Yes, a February 2012 consistory is a definite possibility and has been on the cards for a while. So, here are my initial musing as I try to read the tea leaves as to what a February 2012 cardinal creating conclave could mean.

1. Louis Epstein, way back on July 1, 2011, after loudly clearing his throat (to get our attention), anticipated the possibility of a ‘12-man consistory at the Feast of the Chair of Peter next February (22nd)‘. Louis, take a bow. Way to go. Bravo.

2. Father John, the cardinalabili expert, on December 12, 2011, gave us a heads up that my #2 papabile, Lord Bertone, was pushing for a February 2012 consistory. Thank you again Father for that heads-up.

3. Father John had postulated that an ‘early’ consistory in 2012 — and February sure falls into that category — would indicate that the pope’s health was in ‘rapid decline’. The media is already speculating on that. While I agree that the pope is ailing, I still see a few more years of his reign.

4. Given what we have seen of the frail pope of late, I am not sure that he is actually calling too many shots these days. So, I am more than happy to believe that Lord Bertone and others in the curia came up with the date and basically got the nod from the pope. Yes, those close to the pope, and Bertone is sure one of them, will want to START stacking the decks given that there is bound to be a conclave sometime in the future.

5. I am not convinced that this consistory will necessarily be a Saturday consistory — just because John Paul II (#265) and this pope have FAVORED Saturday consistories. Benedict XV’s (#266) first consistory, in 2006, was on a Friday. John Paul II’s last-but-one and second-but-one consistories were on February 21, the last one on a Wednesday. John Paul II, who broke away from the ‘Monday is the day for consistories’ mantra, held consistories on Tuesdays, Wednesdays, Fridays and Saturdays. The pope may opt for a Tuesday, February 21 consistory, with the Mass for the new cardinals on Ash Wednesday.

6. Come February, barring deaths, there will be 13 vacancies for cardinal electors.

7. Now that he has done it once, I think that this pope, following in his illustrious predecessors footsteps, will again exceed the 120 limit. We have one elector turning 80 on March 8th and another on April 2nd. I think the pope will set out to fill both these vacancies too. So my gut feel right now is that we will have 122 electors following the consistory.

8. We have plenty of vacant titles and deaconries. That is not an issue. I hand-calculated the vacancies in October 2011. On October 6, 2011, we had 12 titles and 10 deaconries vacant giving us a total of 22 vacancies. Since then, Cardinal Deacon Foley died. That gave us another vacancy, a deaconry. So we have 23. That should be just about enough, 15 electors and 8 non-electors.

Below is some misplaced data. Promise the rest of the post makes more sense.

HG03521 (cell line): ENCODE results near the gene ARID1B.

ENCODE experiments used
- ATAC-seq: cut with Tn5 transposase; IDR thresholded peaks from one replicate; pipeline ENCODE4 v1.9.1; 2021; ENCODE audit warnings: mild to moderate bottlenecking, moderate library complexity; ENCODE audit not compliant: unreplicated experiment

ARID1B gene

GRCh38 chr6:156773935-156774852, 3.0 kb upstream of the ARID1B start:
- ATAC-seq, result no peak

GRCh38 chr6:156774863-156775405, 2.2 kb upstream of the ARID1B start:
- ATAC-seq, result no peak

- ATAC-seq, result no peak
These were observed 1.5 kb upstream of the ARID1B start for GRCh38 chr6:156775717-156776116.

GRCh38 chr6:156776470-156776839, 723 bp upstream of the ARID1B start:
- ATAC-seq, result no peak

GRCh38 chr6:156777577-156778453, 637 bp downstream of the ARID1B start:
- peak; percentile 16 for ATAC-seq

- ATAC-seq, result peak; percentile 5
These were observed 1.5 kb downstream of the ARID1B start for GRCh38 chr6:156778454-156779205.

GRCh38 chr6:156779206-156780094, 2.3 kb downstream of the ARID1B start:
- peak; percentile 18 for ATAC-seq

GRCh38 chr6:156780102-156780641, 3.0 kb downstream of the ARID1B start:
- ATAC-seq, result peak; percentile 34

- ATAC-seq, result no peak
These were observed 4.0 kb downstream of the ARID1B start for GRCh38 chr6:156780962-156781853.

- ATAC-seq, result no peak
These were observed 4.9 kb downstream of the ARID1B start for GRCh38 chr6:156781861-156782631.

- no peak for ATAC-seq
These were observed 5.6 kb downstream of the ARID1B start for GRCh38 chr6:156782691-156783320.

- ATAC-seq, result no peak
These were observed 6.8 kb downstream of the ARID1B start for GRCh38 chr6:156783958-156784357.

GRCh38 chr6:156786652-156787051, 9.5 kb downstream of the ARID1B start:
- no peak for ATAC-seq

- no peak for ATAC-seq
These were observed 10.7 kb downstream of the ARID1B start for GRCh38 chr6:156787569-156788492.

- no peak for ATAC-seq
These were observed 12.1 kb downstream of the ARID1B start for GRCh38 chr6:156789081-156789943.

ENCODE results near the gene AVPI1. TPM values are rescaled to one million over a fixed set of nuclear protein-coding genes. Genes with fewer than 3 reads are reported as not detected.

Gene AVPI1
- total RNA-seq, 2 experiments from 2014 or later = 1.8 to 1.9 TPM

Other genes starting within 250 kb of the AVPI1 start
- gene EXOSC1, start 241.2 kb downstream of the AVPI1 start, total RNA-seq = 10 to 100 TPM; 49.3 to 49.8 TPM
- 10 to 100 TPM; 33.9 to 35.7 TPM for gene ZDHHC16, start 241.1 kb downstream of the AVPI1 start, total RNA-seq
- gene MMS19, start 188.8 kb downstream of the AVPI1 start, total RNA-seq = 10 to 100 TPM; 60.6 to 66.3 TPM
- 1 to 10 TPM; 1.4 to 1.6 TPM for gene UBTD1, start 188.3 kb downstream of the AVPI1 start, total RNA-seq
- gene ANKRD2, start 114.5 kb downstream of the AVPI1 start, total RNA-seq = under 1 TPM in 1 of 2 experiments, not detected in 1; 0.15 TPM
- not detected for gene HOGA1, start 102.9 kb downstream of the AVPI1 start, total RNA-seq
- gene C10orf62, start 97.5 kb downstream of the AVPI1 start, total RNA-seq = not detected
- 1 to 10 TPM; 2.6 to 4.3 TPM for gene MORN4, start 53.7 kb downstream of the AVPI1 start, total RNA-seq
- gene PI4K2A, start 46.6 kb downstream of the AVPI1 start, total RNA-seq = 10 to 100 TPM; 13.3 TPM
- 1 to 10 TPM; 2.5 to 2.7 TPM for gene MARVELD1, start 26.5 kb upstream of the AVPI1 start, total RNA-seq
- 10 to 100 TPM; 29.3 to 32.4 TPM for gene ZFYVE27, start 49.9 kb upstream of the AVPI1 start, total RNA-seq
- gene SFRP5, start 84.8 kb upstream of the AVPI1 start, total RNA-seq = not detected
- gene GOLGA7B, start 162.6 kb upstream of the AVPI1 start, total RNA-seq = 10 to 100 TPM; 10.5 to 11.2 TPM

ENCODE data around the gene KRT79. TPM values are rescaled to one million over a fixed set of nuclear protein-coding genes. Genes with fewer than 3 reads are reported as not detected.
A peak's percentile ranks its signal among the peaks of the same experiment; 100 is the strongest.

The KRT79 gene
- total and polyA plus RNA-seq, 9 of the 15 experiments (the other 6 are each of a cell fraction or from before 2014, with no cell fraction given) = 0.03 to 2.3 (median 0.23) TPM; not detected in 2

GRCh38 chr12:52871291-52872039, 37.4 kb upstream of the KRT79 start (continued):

Dec 292011
 

On Christmas Day, The New York Times headlined the pope’s frailty. Now, this Nigerian publication, referring to the possible February 18 or 19, 2012, cardinal creating consistory openly mentions the word ‘successor’.

Yes, a February 2012 consistory does raise the specter that the pope really is ailing and is getting his house in order. Though I have faithfully chronicled the pope’s ailments for the last 4 months, I am still not convinced that this pope is on his last legs! I think he still has a few years in him. But, I could be wrong. Maybe the Vatican mafia has decided that he has overstayed his welcome. But, that has nothing to do with his health.

Click image to access the Vanguardngr.com article.

Dec 282011
 

Anura Guruge, laughing, picture November 16, 2011.

  by Anura Guruge

Teodolfo Mertel (9 February 1806 - 11 July 1899), the last lay cardinal

Yesterday, at the behest of Louis Epstein, I posted (or more to the point, re-posted) a list of all of the non-bishop cardinals (NBCS) since 1917 — that being when the 1917 Code of Canon Law mandated that all cardinals, at a minimum, be ordained priests. This new interest in NBCs was stoked by my comment yesterday about what would happen if a non-bishop was elected pope and there were no Cardinal Bishops in conclave to consecrate him a bishop. If this were to ever happen it would not be an issue at all. Any cardinal, ideally the most senior per the precedence of the College, could consecrate the new NBC pope. A point that was being debated was whether a NBC could be present in a conclave. The answer to that, has to be an emphatic ‘YES’ since there are no laws or rules that say that a non-bishop has to be over the age of 80 to be created; i.e., only created as non-electors. With Robert Tuuci, as I explained yesterday, we already have an exception.


Well all this talk of NBCs brought to mind Teodolfo Mertel the last cardinal never to have been ordained, i.e, the last non-priest cardinal. But, for two months, right after his creation, he was also the last lay cardinal.